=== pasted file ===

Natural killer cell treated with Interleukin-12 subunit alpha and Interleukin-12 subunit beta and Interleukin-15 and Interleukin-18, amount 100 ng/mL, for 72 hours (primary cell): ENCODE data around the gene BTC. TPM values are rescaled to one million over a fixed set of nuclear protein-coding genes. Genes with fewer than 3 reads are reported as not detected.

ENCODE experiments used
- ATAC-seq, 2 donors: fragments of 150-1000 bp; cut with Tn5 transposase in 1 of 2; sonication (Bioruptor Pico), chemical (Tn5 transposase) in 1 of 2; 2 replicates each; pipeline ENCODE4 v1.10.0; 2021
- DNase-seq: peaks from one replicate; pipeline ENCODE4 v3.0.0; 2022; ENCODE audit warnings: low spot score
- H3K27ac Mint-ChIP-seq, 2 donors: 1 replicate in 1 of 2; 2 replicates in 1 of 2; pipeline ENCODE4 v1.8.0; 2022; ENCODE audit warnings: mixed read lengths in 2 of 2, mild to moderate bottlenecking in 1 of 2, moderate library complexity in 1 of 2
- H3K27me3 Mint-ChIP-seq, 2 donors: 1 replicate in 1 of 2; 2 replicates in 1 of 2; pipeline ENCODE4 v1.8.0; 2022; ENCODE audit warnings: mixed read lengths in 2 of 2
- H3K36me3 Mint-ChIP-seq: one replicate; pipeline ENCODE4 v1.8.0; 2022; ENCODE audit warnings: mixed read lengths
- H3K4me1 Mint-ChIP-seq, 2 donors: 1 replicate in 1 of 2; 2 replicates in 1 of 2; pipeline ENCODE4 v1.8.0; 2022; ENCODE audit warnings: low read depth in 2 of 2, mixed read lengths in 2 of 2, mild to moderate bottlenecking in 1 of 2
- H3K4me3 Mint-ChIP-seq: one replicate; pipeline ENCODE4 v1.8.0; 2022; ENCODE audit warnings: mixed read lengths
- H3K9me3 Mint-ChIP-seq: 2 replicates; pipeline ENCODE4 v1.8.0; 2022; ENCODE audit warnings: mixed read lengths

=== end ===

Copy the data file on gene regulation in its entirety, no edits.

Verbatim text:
Natural killer cell treated with Interleukin-12 subunit alpha and Interleukin-12 subunit beta and Interleukin-15 and Interleukin-18, amount 100 ng/mL, for 72 hours (primary cell): ENCODE data around the gene BTC. TPM values are rescaled to one million over a fixed set of nuclear protein-coding genes. Genes with fewer than 3 reads are reported as not detected.

ENCODE experiments used
- ATAC-seq, 2 donors: fragments of 150-1000 bp; cut with Tn5 transposase in 1 of 2; sonication (Bioruptor Pico), chemical (Tn5 transposase) in 1 of 2; 2 replicates each; pipeline ENCODE4 v1.10.0; 2021
- DNase-seq: peaks from one replicate; pipeline ENCODE4 v3.0.0; 2022; ENCODE audit warnings: low spot score
- H3K27ac Mint-ChIP-seq, 2 donors: 1 replicate in 1 of 2; 2 replicates in 1 of 2; pipeline ENCODE4 v1.8.0; 2022; ENCODE audit warnings: mixed read lengths in 2 of 2, mild to moderate bottlenecking in 1 of 2, moderate library complexity in 1 of 2
- H3K27me3 Mint-ChIP-seq, 2 donors: 1 replicate in 1 of 2; 2 replicates in 1 of 2; pipeline ENCODE4 v1.8.0; 2022; ENCODE audit warnings: mixed read lengths in 2 of 2
- H3K36me3 Mint-ChIP-seq: one replicate; pipeline ENCODE4 v1.8.0; 2022; ENCODE audit warnings: mixed read lengths
- H3K4me1 Mint-ChIP-seq, 2 donors: 1 replicate in 1 of 2; 2 replicates in 1 of 2; pipeline ENCODE4 v1.8.0; 2022; ENCODE audit warnings: low read depth in 2 of 2, mixed read lengths in 2 of 2, mild to moderate bottlenecking in 1 of 2
- H3K4me3 Mint-ChIP-seq: one replicate; pipeline ENCODE4 v1.8.0; 2022; ENCODE audit warnings: mixed read lengths
- H3K9me3 Mint-ChIP-seq: 2 replicates; pipeline ENCODE4 v1.8.0; 2022; ENCODE audit warnings: mixed read lengths